By: Susan Boydell
[box] “Live begins at the end of your comfort zone.” – Neale Donald Walsch [/box]
For all of us who have been doing physician relations field work for a while (it’s good for the newbies too) routineness is a reality! In spite of all the pressure to produce results, we tend to fall into a pattern of doing what we’ve always done. This is the year to rethink our field approach and move out of our comfort zone. What worked in the past might still work but is it still going to get the best results?
Here are five areas to consider as you look closer at your physician conversations. Think about what you might want to change in the year ahead and challenge yourself to a new and better way.
- Am I asking or telling? Think about your pre-call plan (you are doing one, right?). If your objective is to “tell” the physician about a new service or a new doctor who has joined the organization, rethink that Create two to three questions you would ask to better understand if the physician you are visiting has a need for what you offer, and then think about how you would position your product based on the physicians’ response.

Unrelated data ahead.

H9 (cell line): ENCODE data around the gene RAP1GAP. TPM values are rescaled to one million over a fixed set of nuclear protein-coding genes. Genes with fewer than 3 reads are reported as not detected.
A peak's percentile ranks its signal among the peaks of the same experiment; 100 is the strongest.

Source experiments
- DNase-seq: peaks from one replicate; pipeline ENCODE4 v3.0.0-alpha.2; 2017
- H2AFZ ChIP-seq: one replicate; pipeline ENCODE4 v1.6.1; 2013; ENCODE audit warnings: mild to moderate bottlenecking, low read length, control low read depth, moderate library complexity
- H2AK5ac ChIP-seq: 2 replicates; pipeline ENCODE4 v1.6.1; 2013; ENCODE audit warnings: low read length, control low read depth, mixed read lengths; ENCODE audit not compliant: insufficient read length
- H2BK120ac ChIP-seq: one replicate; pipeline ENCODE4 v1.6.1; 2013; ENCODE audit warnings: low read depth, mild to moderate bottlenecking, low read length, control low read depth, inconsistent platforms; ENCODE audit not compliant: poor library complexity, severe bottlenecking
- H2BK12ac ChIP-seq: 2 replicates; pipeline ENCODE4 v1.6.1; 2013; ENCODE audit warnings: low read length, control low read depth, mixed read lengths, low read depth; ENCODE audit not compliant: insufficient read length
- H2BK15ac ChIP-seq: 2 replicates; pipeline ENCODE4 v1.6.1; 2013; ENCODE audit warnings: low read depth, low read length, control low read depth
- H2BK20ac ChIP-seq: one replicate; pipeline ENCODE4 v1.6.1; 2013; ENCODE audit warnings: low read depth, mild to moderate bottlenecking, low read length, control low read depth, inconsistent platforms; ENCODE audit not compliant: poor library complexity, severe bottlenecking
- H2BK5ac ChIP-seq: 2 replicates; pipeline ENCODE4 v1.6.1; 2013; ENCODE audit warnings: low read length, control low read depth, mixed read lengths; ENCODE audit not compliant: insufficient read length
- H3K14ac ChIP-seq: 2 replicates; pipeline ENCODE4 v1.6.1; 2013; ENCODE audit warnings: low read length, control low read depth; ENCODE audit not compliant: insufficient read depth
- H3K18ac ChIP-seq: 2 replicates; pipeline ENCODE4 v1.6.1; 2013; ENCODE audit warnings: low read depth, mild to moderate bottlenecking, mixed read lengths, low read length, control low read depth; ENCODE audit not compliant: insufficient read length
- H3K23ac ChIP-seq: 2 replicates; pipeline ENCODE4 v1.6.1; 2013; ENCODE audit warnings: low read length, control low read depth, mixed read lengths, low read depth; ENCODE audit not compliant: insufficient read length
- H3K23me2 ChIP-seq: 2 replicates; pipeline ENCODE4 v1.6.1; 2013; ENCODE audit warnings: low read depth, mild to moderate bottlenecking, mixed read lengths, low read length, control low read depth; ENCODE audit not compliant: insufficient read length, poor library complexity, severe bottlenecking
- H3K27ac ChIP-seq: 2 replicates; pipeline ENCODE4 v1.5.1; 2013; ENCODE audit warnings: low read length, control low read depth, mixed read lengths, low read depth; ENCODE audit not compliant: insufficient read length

- Remove “how’s it going” from your vocabulary. “How’s it going?” doesn’t count as a good question. Sometimes it’s just a habit. Challenge yourself to replace that sentence with something more meaningful. Start your dialogue with the purpose of your visit. What do you hope to learn? Write it down and practice it before you go.
- Empty out your trunk. Is your trunk full of marketing materials? If the first thing you do before every visit is open your trunk and choose marketing materials, rethink how you are using those materials. Instead of a “leave behind,” use marketing materials as a “get back in” strategy. Determine if the materials are of true value to the physician or their office staff. If the physician says, “What do you have for me today?” that’s a clue that they think of you as someone who drops off materials- not as their advocate or someone interested in a conversation.
- Dig deeper on clinical content. Sometimes when we’ve been working to grow the same services for quite some time, we need to refresh our clinical knowledge. A clue on this, do you feel like you have nothing new to say? You can address this several different ways but, it always starts with creating a good set of questions. Whether you need a specific conversation with a PCP to perhaps understand changes in treatment needs or to dig deeper with a key specialist or service line leader.
- Tell your story. This one is to make sure you are getting credit for the difference you make. Rethink how you connect your activity to results through reporting. Have you been showing the same dashboard for years? Think about a different way to illustrate what you learn and do in the field. How has that impacted volume for your hospital? Augment your dashboard with some specific examples (or stories) that demonstrate the value of your role.